Every year at the Spencer Fair, the Worcester County (Massachusetts) Beekeepers Association puts on an educational display that includes candle-rolling and an observation hive  the latter basically a couple of hive frames covered with honeybees and encased in glass so that people can see the insects at work. The observation hive is extremely popular with children, who focus intently on locating the queen bee and almost always shout with delight when they find her. (This year, she was marked with a red dot on her back, which made her a lot easier to find and also indicated that she was born in 2018.) The children were mesmerized by the hive right up until somebody delivered a couple of two-week-old baby goats to a nearby display, at which point they drifted  or, in some cases, raced  away.

Friday, September 14, 2018

Neglected Gem: Ransom (1996)

Mel Gibson (with Brawley Nolte) in Ron Howard's 1996 version of Ransom. (Photo: IMDB)

Ransom was one of the few exciting American movies released in 1996 – not just gripping but conceptually exciting. And it was the first genuinely adult movie made by Ron Howard. The script, by Richard Price and Alexander Ignon, adapts a long-forgotten picture from 1956 starring Glenn Ford and Donna Reed as a wealthy young couple whose little boy is kidnapped. (This version, which has an exclamation point at the end of the one-word title, shows up occasionally on TCM.) In the original, Ford is about to fork over the half a million dollars demanded by the kidnapper when a newsman covering the story (Leslie Nielsen) persuades him that he’s just as likely to get his son back without it, and – though the script never clarifies this thinking – that in fact the boy is in less danger if Ford doesn’t deliver the ransom. So Ford gets on TV – on the weekly show his vacuum-cleaner company sponsors – and announces that the half million is going on the head of the kidnapper if he hires the boy in any way. Eventually everyone turns against Ford for making this stand, except for the reporter and a loyal servant (Juano Hernandez) and the chief of police; even Reed, who’s doped up on sedatives, deserts him. But in the movie’s point of view, Ford has a superior take on the situation, and he turns out to be right when, in the final scene, the boy wanders in, completely unharmed. This Ransom! (which was released to theatres but feels like it was made for a TV anthology series like Playhouse 90) is a pure-fifties social problem picture, and its theme is straight out of the Arthur Miller translation of Ibsen’s An Enemy of the People: the strong must learn to be lonely.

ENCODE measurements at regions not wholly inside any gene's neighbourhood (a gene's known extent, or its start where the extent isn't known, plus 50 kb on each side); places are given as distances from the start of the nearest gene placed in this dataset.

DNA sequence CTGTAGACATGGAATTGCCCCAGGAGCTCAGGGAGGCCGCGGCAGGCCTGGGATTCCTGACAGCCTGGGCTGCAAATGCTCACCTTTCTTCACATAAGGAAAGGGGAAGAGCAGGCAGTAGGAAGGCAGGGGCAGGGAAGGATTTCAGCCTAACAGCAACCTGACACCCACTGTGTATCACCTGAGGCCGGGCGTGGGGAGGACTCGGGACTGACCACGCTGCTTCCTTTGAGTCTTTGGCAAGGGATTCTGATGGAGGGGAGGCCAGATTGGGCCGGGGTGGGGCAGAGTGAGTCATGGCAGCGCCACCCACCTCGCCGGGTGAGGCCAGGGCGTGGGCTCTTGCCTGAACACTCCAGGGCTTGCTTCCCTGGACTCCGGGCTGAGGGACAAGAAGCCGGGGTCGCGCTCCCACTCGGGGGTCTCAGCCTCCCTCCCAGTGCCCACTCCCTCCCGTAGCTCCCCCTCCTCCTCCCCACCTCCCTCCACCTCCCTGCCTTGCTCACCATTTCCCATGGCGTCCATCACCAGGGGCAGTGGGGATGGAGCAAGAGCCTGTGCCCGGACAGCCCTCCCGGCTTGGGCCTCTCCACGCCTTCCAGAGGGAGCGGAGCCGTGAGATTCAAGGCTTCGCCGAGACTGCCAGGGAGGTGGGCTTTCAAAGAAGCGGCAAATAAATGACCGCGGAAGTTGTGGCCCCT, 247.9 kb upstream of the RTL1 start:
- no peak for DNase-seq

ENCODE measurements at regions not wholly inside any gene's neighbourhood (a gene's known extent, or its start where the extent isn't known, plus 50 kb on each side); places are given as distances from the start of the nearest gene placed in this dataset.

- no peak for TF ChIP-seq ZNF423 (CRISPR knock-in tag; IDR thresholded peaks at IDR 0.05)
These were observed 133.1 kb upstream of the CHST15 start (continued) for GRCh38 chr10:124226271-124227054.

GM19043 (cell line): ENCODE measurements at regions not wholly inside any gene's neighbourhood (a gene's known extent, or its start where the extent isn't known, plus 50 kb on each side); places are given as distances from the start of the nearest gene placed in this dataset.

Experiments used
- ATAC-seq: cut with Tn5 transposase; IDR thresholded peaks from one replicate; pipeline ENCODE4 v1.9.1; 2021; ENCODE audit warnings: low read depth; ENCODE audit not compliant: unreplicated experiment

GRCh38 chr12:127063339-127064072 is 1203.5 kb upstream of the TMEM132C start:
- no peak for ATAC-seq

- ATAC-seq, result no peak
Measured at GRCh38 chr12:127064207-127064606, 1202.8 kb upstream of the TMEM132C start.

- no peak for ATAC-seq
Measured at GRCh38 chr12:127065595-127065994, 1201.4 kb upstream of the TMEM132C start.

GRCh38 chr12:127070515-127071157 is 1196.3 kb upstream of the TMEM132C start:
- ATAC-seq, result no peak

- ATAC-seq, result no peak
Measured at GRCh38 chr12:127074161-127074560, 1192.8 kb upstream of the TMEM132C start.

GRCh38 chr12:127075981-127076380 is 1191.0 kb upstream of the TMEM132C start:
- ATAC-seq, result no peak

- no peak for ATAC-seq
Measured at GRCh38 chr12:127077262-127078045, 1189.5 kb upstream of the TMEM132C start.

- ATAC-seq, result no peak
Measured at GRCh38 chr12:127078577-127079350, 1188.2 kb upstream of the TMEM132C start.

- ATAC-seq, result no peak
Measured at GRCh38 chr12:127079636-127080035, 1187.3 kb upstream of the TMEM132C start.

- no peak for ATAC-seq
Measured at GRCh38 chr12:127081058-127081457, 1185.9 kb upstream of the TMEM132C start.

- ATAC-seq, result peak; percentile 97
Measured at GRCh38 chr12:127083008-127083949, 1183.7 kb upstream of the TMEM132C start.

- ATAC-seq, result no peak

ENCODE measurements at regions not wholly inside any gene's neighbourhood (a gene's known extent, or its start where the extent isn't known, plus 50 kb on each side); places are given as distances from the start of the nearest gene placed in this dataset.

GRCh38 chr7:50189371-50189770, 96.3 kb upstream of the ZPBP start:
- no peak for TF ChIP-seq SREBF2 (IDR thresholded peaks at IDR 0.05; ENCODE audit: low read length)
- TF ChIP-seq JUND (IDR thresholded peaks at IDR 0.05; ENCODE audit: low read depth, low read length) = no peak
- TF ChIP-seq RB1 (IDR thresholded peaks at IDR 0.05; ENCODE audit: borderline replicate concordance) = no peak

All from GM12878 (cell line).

Thursday, September 13, 2018

Photo Finish: A Conversation with William Ewing

Curator and author William Ewing, shown here at his exhibit called Edward Steichen: In High Fashion. (Photo: Youtube)

Without ever having clicked a shutter, Canada’s William Ewing has earned an international reputation as one of the great luminaries of modern photography. In the more than four decades since opening his first gallery in his native Montreal, the now-74-year old photography expert has created exhibitions, written books – including an international bestseller – and directed a prestigious Swiss museum, all devoted to the ephemeral art of photography. That's right, ephemeral.